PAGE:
Night of Hunters • Tori Amos
Night of Hunters
71:38 min • Deutsche Grammophon • September 19, 2011
Original, inventive, and brilliant, Night of Hunters is a Tori Amos album that is unlike anything she has done before. This is not to say it’s not immediately recognisable as a Tori Amos production. It’s not a band record but an acoustic one, featuring string quartet, clarinet, oboe, horn, flute, bassoon and signature piano, with songs that draw on the standards of classical music. What is notable is that the album bridges the gap between the popular and the classical. It is complex but approachable, rich yet digestible. Amos’ adaptability as a musician makes this, her twelfth studio album, as distinctive as anything she has ever done.
‘Shattering Sea’ is a heady adrenaline fuelled opener, full of the drama suggested by the track’s title. The urgency of the strings recall Stravinsky, and immerse the listener in a soundscape that verges on the cinematic. The story begins with the tantalising hook:
That is not my blood on the bedroom floor.
That is not the glass that I threw before.
There is a narrative to be followed and this guides the listener through the shifts in tempo and musical themes that shape the album. ‘Shattering Sea’ repeatedly swells, breaks apart and reforms like oil shifting on water, climaxing with a crescendo that is so akin to panic that it’s exhilarating.
Conversely, this is followed by ‘Snowblind’, which drifts on a subdued meandering piano. The song introduces a second character to the narrative, Anabelle, sung by Natashya Hawley, Tori’s daughter. Anabelle is her guide through the experiences of the night.
Tori Amos has always arranged the ideas on her albums around organising themes. Night of Hunters takes this further. The unifying narrative is the story of a couple whose relationship has fractured, and it takes place from dusk till dawn. The timelessness of the story is informed both by the mythological parallels in the lyrics, and a musical foundation built on 400 years of classical music. There is a shock of recognition in ‘Star Whisperer’, a variation on Schubert’s ‘Piano Sonata in A Major’, in ‘Battle of Trees’, which employs the melody of Satie’s ‘Gnossiene no.1’, and again in ‘Cactus Practice’, which draws on Chopin’s ‘Nocturne, Op. 9’. The songs are contemporary variations on a theme, and use this tradition to bridge the gap between mainstream pop and classical. This is, in fact, at the heart of the story of Night of Hunters.
He’ll play a Beatles tune
me more a Bach fugue
Is there such a great divide
between your world and mine?
They can both purify
and heal what was cut and bruised.
It’s a deft process that is testament to Amos’ skill as a musician. ‘Fearlessness’ epitomises this technique. It is an onomatopoeic track that tumbles on a wind of strings and invokes the spirit of ‘Gold Dust’ from Scarlet’s Walk. It is a rich, intricate track that knits Granados’ 1890 solo piano piece ‘Orientale’ from 12 Spanish Dances into a song structure that, whilst remaining true to its origins, is definitively Tori Amos.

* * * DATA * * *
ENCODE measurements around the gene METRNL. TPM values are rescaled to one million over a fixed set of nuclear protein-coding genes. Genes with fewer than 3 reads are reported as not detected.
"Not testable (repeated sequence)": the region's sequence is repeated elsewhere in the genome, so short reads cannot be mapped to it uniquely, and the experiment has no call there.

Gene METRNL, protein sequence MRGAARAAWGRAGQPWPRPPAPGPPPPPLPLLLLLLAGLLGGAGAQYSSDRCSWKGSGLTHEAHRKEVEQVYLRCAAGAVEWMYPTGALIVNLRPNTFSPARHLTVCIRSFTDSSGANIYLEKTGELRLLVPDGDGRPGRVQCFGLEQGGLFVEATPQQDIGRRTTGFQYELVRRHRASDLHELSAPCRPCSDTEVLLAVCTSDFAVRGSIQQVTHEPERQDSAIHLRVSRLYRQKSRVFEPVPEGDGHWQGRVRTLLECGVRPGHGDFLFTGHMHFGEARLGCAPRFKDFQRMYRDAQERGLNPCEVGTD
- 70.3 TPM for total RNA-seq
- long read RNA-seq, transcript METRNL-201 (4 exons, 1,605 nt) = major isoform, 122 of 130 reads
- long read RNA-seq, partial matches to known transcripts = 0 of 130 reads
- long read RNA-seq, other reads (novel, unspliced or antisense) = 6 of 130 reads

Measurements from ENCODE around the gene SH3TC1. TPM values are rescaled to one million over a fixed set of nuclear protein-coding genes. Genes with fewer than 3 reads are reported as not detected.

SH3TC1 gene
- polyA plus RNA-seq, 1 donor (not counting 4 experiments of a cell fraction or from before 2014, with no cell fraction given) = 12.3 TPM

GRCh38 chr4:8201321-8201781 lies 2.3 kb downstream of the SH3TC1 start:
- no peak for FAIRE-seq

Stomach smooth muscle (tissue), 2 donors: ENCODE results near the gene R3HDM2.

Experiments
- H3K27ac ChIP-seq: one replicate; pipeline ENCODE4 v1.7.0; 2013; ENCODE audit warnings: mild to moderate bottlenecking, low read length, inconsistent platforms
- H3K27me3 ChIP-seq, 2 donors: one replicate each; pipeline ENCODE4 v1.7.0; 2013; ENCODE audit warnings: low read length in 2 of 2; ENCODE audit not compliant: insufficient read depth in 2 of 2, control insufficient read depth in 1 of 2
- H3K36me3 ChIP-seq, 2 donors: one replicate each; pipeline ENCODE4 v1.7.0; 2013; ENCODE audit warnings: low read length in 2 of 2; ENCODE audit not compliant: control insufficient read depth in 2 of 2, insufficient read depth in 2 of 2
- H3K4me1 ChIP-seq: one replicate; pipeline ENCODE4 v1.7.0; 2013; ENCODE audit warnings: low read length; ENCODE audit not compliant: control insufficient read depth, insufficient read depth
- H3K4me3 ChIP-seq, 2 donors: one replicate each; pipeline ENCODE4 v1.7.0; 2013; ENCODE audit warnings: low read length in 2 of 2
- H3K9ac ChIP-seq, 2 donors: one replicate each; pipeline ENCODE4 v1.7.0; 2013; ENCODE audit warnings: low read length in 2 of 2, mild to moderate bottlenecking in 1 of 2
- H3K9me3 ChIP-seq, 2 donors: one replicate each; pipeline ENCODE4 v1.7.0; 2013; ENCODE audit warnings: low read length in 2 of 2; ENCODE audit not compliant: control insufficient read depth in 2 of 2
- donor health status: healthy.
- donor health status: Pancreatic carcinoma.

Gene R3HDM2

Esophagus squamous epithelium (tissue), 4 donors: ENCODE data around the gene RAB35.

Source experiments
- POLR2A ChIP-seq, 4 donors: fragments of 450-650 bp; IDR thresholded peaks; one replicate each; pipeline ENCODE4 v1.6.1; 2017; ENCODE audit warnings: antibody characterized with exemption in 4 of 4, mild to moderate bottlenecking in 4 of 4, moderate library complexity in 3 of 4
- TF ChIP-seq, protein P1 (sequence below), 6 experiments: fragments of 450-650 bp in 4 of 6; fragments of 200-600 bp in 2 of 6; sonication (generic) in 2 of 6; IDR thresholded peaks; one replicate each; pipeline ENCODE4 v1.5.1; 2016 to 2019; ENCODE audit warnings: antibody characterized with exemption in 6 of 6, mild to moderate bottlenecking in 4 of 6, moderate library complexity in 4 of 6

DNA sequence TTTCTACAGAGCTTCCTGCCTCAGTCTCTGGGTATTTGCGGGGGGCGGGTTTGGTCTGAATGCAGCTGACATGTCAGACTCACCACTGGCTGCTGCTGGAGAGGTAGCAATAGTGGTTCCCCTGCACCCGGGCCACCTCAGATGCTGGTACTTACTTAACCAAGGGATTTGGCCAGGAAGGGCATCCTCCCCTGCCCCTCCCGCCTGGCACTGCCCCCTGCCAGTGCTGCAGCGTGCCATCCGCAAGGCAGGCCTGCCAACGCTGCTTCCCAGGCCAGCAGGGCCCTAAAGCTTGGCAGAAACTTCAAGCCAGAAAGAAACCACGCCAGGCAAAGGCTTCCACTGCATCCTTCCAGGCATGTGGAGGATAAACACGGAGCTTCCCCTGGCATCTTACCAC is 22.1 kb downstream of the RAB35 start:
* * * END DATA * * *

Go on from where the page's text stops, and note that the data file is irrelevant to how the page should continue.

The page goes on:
‘Star Whisperer’, a song in three parts, fuses the music with the mythical narrative. It is, as Amos sings it, “Forged of fire and song”. Lyrically it’s extremely evocative. Musically it pushes the notion of song structure to its limit. This approach is both metaphoric and literal. The song questions what the limits are when a relationship starts to fall apart. ‘Job’s Coffin’, and the subsequent tracks, sound the answer. This signals the start of the return journey through the song cycle.
And cyclic is what it is. Each song feels linked whilst maintaining its own identity. The melancholic ‘Edge of the Moon’, for instance, plays out the idea of Bach vs. The Beatles, following the lyric from the preceding track, ‘Your Ghost’. As a result the album maintains a consistency unworkable within the confines of mainstream pop (and the consequent demands of the music industry tsars). As the initiated will testify, most of Tori Amos’ catalogue is conceptual, yet Night of Hunters is to date her most fully realised both musically and thematically.
The very idea of the song-cycle seems to have disturbed the equilibrium of many reviewers. It’s as if Amos is just asking too much, and so there are grumbles about it being too ambitious, too complex, and conclusions that it is a failed experiment (this last point thrown in to show the reviewer can understand the complexity but just does not approve of it). Whatever. If you are interested in the thematic structure, both musically and lyrically, it is there to be explored. And if you’re not you have an album of strikingly original, beautiful songs. The real challenge, it would seem, is not in the work itself but in the expectations of the work. In the final analysis it’s a critic’s job to start with what a thing is, not what it is not. That said, this is a difficult album to review, and not because it is a difficult album but because it is such an unusual album.
T.S. Eliot, who made use of the same mythological narratives in his work, made the point that poetry should communicate before it is understood, that the reader should first hear the music, which should carry the sense of the words. This is what Night of Hunters achieves. It has a depth that makes it continually interesting and exciting on repeated listens. It is an album to both feel and think your way through, but to do that you first need to surrender to it.
After twelve studio albums Tori Amos stills sounds fresh, and can still surprise. There are not many contemporary artists who can lay claim to that. Night of Hunters is the extraordinary work of a master architect. Its beauty lies in the very intricacy of its design; and it is a beauty equal to that which you would find in any cathedral, whether it be built of stone or sound.